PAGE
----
Skip to comments.Soccer Player Convicted in Terror Trial
Posted on 09/30/2003 10:21:05 AM PDT by machman
BRUSSELS, Belgium Sept. 30
A former pro soccer player who joined the al-Qaida terrorist network was convicted and sentenced to prison Tuesday for plotting to bomb a NATO base believed to contain nuclear weapons.
Nizar Trabelsi of Tunisia, who once played professional soccer in Germany, received the maximum sentence of 10 years in prison from a court that also convicted 17 other men and acquitted five others in the largest terrorism trial in Belgium's history.
Trabelsi admitted planning to drive a car bomb into the canteen of the Kleine Brogel air base, a Belgian military post used by NATO where U.S. troops are stationed.
Trabelsi testified that he intended kill American soldiers, not to detonate the nuclear warheads that are believed to be at the base.
Two accomplices Amor Sliti, 44, and Abdelcrim El-Haddouti, 26 each got five years in prison.
The court also sentenced Tarek Maaroufi, also of Tunisia, to six years for aiding the Sept. 9, 2001, assassination of Ahmed Shah Massood, a leading Afghan military commander who led opposition to the then-ruling Taliban regime in his country.
The court sentenced 14 other men for lesser crimes, including forgery and handling stolen goods, and imposed sentences ranging from two to five years in prison.
The 4-month trial was held under extreme security at the ornate Justice Palace in the center of Brussels.
"Terrorism has destroyed the liberty and freedom of individuals," said Judge Claire de Gryse. "These acts must be sanctioned most severely."
Defense attorney Yves de Quevy said the court had ignored the Trabelsi's remorse for plotting the attack and he would talk with his client about a possible appeal.
"They made an example of Mr. Trabelsi after the Sept. 11 attacks," de Quevy said. "We believe it was an overly severe sentence."
Trabelsi, 33, fidgeted in his seat during the lengthy court session, smiling at times and tried to talk to his co-defendants. His face was impassive as the sentences were read.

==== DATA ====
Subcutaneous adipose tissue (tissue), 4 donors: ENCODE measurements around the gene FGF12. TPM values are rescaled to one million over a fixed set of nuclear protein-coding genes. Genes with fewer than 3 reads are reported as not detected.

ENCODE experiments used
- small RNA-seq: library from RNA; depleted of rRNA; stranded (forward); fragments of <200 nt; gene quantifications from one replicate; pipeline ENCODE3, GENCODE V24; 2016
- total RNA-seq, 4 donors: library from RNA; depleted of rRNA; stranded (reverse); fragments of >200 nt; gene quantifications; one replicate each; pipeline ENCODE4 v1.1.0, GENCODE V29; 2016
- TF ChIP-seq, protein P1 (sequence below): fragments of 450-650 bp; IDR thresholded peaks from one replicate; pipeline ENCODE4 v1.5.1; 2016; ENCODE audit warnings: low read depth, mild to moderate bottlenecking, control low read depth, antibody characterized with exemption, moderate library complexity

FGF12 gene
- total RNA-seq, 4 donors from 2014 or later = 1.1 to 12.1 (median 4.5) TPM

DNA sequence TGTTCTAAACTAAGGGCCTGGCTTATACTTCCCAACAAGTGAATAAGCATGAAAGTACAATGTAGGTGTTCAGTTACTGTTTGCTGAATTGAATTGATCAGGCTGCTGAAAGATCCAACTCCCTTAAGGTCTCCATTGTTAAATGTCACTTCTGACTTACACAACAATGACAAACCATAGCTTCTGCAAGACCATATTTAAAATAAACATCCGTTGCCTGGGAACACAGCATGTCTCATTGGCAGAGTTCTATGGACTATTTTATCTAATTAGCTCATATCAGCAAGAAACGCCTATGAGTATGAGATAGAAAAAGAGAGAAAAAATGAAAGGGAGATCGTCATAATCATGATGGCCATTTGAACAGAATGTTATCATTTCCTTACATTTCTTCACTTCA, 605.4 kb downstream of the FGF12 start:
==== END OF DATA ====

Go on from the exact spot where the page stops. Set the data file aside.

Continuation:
Federal prosecutors said the group formed a "spider's web" of Islamic radicals, plotting attacks and recruiting fighters in Europe for al-Qaida and the now-deposed Taliban in Afghanistan.
Trabelsi, who says he met Osama bin Laden in Afghanistan and asked to become a suicide bomber, was arrested two days after the Sept. 11 attacks.
His arrest led to the discovery of the raw materials for a huge bomb in the back of a Brussels restaurant.
"While bin Laden was preparing for attacks on the United States, Trabelsi and others were preparing and looking for explosives in Europe," the judge concluded.
She said phone and credit card records showed Trabelsi's links with terrorist cells in other parts of Europe. Evidence from Belgian army experts on the explosives gathered by Trabelsi showed the attack was "technically possible," de Gryse said.
Trabelsi has denied allegations, made by a terrorist suspect held in France, that he plotted to bomb the U.S. Embassy in Paris. French authorities are investigating the accusation.
Because Belgium has no specific anti-terrorist laws, Trabelsi was charged with attempting to destroy public property, illegal arms possession and membership in a private militia.
Maaroufi, 41, was accused of involvement in a fake passport ring linked to the Sept. 9, 2001, killing of Massood. The anti-Taliban leader was killed by two suicide bombers allegedly traveling on false Belgian passports. A Tunisian-born Belgian citizen, Maaroufi was also accused of trying to recruit for a foreign military force.
The other suspects, who are all of North African origin, faced a range of charges including forgery, conspiracy to commit a crime, handling stolen goods or membership of a private militia.
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